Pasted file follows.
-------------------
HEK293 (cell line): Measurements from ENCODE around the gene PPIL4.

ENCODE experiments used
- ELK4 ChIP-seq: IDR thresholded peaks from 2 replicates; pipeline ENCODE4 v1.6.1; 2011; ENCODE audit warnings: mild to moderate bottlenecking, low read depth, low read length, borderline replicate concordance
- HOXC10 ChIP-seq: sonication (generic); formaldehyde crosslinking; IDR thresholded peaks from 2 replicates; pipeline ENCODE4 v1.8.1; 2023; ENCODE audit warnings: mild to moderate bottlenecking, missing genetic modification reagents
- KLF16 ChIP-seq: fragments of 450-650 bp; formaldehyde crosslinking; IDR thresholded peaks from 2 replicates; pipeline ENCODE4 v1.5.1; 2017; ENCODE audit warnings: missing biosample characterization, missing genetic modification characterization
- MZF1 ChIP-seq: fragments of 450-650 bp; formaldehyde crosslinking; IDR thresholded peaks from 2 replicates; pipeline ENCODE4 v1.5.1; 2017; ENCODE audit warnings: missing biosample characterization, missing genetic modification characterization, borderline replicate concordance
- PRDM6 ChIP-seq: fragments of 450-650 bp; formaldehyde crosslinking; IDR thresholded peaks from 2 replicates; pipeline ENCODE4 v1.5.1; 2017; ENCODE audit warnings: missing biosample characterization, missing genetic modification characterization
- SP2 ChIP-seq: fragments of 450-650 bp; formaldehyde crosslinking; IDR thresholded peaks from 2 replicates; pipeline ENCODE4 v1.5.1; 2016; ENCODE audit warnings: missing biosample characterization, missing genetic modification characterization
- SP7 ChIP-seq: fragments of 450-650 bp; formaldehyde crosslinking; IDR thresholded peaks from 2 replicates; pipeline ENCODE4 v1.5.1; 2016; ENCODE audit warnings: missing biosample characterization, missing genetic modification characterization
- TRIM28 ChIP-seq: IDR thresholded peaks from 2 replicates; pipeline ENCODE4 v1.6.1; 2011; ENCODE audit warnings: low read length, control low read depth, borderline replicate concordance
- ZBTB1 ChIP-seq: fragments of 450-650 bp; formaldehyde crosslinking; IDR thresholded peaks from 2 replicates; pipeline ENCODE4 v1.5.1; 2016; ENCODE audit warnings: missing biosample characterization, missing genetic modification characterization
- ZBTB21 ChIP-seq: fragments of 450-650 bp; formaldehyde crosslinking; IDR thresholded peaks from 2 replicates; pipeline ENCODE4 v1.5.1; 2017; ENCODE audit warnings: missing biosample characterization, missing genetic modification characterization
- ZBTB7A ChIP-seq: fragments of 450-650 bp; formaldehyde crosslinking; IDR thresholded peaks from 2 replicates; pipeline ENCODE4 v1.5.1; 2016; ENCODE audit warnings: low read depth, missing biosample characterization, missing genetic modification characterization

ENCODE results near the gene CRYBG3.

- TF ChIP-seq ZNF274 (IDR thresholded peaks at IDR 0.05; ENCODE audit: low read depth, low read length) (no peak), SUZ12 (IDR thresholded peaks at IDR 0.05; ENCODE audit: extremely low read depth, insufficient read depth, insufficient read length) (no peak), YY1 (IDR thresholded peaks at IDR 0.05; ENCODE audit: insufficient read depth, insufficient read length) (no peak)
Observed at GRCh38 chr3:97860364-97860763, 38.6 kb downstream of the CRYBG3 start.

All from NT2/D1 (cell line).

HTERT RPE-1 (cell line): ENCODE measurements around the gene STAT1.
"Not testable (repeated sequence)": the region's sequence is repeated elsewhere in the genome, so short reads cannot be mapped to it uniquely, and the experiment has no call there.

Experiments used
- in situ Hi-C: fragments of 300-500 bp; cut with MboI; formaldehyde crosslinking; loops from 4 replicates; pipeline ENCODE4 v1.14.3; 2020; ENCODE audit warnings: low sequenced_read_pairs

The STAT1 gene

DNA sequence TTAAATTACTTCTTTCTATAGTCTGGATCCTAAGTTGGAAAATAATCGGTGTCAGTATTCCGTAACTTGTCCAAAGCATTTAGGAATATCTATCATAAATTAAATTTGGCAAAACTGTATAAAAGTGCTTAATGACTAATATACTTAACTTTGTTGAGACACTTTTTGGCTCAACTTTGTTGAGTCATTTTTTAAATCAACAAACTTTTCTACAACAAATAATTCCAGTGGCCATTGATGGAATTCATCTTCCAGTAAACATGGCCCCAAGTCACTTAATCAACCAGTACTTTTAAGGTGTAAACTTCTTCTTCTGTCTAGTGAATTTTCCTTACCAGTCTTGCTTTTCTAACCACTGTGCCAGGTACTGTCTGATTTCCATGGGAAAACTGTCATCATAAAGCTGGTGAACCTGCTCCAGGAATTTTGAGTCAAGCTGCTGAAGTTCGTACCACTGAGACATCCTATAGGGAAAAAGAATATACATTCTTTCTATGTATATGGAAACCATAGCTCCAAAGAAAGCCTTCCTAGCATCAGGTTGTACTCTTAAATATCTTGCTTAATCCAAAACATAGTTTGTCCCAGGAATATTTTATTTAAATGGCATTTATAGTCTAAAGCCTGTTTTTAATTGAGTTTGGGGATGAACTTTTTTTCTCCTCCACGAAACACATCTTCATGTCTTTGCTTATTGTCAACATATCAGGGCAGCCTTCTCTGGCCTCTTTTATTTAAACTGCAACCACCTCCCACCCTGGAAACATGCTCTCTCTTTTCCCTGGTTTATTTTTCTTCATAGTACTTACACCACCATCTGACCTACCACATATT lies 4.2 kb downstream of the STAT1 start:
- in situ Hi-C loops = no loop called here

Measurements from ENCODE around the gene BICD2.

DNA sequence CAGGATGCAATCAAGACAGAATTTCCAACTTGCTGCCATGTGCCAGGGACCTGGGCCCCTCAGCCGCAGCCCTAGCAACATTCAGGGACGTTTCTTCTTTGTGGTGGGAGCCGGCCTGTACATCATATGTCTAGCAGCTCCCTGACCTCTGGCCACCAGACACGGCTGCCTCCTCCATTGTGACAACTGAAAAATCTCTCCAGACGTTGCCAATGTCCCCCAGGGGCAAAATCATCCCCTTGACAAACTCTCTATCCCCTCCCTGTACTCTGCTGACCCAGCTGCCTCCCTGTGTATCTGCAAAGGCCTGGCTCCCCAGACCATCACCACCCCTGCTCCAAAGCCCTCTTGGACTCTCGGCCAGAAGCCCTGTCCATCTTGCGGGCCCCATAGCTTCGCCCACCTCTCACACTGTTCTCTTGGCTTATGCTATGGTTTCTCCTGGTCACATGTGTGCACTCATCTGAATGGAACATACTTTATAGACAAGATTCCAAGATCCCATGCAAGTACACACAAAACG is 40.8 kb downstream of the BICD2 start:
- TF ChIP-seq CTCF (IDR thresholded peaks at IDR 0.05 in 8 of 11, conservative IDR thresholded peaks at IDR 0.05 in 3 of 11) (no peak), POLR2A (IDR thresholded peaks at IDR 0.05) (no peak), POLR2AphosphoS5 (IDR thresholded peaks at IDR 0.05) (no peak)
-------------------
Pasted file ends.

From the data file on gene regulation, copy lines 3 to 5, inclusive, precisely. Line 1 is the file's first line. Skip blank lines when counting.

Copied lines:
- ELK4 ChIP-seq: IDR thresholded peaks from 2 replicates; pipeline ENCODE4 v1.6.1; 2011; ENCODE audit warnings: mild to moderate bottlenecking, low read depth, low read length, borderline replicate concordance
- HOXC10 ChIP-seq: sonication (generic); formaldehyde crosslinking; IDR thresholded peaks from 2 replicates; pipeline ENCODE4 v1.8.1; 2023; ENCODE audit warnings: mild to moderate bottlenecking, missing genetic modification reagents
- KLF16 ChIP-seq: fragments of 450-650 bp; formaldehyde crosslinking; IDR thresholded peaks from 2 replicates; pipeline ENCODE4 v1.5.1; 2017; ENCODE audit warnings: missing biosample characterization, missing genetic modification characterization